Kindness heals anger. Qigong master and scholar Kenneth Cohen states, “The anger of the liver is mended with kindness” (The Way of Qigong,1997,p.236). Each of the major organs has a positive attribute that promotes well-being. For the Liver it is ren or “human kindness”—the virtue that leads to acts of benevolence toward others. Confucius said, “Ren consists in loving others” (Analects XII, 22). Everyone in every culture would be better off if they would genuinely express kindness to one another. When a person consciously and sincerely offers kindness to those around him or her, the Liver can more easily promote “the harmonious flow of qi and blood.”
When the positive emotion of kindness is combined with physical and mental relaxation a state of inner tranquility pervades us like water soaking into dry soil. This quiescence benefits all physiological functions, mental processes and emotional conditions. Like the warmth of spring turning a frozen river into a flowing energy channel, we can unlock the grip of anger, frustration and stress with a famous qigong exercise.
Inner Nourishing, Nei Yang Gong, was a secret Daoist healing method during the Ming dynasty; qigong masters traditionally transmitted it to only one select student. In 1947 Dr. Liu Guizhen, feeing that everyone should know this health enhancing internal practice for the greater good of society, began to teach it to the public. Inner Nourishing exemplifies how neigong and meditation merge into a single practice through the combination of breathing, movement, mindfulness, and visualization.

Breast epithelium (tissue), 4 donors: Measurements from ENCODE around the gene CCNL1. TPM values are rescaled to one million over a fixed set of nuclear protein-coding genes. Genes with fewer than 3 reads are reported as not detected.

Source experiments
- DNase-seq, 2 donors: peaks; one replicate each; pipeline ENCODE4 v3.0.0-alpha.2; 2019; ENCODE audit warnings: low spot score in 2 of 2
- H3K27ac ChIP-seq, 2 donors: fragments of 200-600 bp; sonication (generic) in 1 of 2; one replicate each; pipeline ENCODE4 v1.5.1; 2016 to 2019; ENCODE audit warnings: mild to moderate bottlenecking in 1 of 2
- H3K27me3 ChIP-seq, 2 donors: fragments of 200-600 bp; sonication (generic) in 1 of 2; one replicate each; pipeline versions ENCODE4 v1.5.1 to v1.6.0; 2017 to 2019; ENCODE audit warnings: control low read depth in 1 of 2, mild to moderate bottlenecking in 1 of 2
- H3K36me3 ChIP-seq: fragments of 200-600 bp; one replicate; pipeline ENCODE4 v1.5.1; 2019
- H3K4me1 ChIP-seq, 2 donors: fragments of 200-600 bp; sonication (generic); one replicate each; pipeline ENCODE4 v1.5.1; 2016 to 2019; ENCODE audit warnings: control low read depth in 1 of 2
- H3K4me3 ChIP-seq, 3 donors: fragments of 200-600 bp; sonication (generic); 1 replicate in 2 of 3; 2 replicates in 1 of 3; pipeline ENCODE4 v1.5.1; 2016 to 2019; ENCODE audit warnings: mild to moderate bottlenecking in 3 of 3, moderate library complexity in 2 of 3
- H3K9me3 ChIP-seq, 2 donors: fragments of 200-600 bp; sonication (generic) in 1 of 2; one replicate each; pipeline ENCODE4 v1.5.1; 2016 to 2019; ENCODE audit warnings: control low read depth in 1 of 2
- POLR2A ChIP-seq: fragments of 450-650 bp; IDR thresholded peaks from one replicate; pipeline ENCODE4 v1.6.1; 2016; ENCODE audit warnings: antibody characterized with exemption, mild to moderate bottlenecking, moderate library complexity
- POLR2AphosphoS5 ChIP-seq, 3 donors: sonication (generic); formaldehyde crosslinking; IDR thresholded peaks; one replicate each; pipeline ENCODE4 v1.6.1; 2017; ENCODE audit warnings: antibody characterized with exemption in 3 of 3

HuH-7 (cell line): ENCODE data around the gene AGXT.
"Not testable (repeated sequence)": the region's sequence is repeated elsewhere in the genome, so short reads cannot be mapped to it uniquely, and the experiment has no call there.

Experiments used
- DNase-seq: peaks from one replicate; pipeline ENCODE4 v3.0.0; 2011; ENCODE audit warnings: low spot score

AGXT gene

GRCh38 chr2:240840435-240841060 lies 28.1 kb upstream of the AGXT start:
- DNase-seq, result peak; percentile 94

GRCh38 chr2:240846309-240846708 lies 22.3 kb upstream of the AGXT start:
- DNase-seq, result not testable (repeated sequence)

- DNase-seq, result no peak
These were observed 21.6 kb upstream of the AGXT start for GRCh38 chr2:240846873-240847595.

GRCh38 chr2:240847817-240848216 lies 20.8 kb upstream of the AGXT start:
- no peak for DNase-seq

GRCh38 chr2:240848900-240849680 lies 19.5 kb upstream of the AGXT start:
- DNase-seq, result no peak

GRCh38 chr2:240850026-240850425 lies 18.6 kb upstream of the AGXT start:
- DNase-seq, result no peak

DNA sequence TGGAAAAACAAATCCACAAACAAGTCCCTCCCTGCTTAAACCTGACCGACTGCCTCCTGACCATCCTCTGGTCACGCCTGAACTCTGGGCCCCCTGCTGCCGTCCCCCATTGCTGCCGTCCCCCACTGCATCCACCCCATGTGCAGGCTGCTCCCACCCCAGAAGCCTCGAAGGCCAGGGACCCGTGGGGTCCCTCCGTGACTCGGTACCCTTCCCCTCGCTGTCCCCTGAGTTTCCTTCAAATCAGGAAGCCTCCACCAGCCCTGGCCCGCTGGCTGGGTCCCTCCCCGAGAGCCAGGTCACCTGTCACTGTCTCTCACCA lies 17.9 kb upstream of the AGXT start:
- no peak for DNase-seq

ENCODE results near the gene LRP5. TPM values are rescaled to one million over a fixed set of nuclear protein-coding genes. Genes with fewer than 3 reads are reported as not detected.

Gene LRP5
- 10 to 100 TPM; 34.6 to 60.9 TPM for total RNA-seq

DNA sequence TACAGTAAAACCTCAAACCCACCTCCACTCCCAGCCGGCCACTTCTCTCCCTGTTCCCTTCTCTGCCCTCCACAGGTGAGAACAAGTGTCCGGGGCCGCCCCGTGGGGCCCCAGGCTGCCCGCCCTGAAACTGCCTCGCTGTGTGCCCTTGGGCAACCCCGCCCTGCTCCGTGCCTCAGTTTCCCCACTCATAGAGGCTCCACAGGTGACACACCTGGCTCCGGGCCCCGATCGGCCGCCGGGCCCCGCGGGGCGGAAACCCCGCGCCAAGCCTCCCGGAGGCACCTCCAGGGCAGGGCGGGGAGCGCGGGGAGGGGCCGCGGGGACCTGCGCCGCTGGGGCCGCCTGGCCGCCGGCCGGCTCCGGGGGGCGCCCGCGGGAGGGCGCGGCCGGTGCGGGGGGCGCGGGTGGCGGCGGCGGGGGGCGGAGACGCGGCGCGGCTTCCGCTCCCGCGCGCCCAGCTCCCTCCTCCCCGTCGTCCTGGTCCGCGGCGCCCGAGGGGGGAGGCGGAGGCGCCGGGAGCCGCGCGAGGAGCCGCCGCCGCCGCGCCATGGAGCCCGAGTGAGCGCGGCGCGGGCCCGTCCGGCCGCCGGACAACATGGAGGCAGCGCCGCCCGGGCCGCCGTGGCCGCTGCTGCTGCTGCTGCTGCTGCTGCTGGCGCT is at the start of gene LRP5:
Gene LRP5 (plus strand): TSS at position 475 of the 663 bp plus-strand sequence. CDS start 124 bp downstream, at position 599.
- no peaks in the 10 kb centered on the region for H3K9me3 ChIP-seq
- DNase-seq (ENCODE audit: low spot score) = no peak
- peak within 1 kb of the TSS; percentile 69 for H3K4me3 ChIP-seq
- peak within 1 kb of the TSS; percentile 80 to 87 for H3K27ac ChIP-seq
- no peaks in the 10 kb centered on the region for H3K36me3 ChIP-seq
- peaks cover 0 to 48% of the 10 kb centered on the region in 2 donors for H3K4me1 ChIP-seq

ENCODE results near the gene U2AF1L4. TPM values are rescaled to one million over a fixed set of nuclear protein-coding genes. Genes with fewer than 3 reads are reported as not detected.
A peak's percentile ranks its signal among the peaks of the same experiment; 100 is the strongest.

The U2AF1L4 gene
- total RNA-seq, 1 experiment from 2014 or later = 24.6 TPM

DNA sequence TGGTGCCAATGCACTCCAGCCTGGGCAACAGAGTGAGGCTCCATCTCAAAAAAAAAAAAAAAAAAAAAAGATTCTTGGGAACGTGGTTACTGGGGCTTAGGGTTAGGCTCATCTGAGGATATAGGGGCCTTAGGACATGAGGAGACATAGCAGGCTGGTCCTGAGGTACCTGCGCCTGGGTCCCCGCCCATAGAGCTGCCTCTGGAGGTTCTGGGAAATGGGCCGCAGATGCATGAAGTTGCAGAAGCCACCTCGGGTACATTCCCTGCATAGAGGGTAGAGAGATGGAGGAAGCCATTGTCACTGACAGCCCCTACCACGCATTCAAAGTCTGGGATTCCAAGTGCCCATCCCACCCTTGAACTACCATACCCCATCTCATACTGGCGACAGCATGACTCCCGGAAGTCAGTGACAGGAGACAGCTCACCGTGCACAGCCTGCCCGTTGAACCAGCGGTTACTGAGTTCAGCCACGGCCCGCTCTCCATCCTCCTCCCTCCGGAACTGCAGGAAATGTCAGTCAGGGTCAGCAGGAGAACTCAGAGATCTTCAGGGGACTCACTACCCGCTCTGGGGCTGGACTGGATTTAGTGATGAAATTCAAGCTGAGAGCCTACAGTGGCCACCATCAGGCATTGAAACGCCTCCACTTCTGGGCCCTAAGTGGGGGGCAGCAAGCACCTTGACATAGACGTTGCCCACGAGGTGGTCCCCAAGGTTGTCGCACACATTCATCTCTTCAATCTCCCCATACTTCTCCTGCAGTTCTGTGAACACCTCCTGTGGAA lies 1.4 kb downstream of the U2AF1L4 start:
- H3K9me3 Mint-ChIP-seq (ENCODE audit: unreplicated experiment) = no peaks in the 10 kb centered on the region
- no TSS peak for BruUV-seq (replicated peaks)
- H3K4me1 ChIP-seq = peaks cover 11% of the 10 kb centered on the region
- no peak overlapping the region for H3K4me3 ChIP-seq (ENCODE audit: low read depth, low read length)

Begin by sitting or lying down. Rest and be comfortable but alert.
Inhale slowly through your nose and think of bringing the qi from the tailbone area, up the spine, over the head and into your mouth. While inhaling gently place the tip of your tongue on the roof of your mouth just behind the front teeth, and silently say, “I am calm.”
For that brief moment that occurs between the end of inhalation and the beginning of exhalation – just a heartbeat – say to yourself “kind”.
Then exhale slowly through your mouth and think of bringing the qi down the front of your body to the lower dan tian. While exhaling let the tongue drop gently to the floor of your mouth as you silently say, “and relaxed.”
The healing mantra is “I am calm, kind, and relaxed”.
Do this for a few minutes. Don’t count repetitions; just breathe slowly, visualize energy moving up the back and down the front in harmony with the silent mantra. This meditative practice not only moves the qi up the Governing Meridian and down the Conception Meridian – together called the Microcosmic Orbit – it effectively elicits a deep relaxation response throughout the entire body. You can even do this while sitting at work, in an airplane or bus; or standing in a line anywhere while waiting for something to happen.
We can facilitate the natural rising of Yang Qi in spring and get a handle on anger, pain and anxiety by practicing those time tested methods of qigong, meditation and dietary considerations that are especially relevant to the season of spring. Much more information is contain in Qigong Through The Seasons.
Dr. Ronald Davis is the founder of The Health Movement, a group of classes and educational materials designed to improve your well –being by using ancient and modern health care methods. For more information please go to www.thehealthmovement.com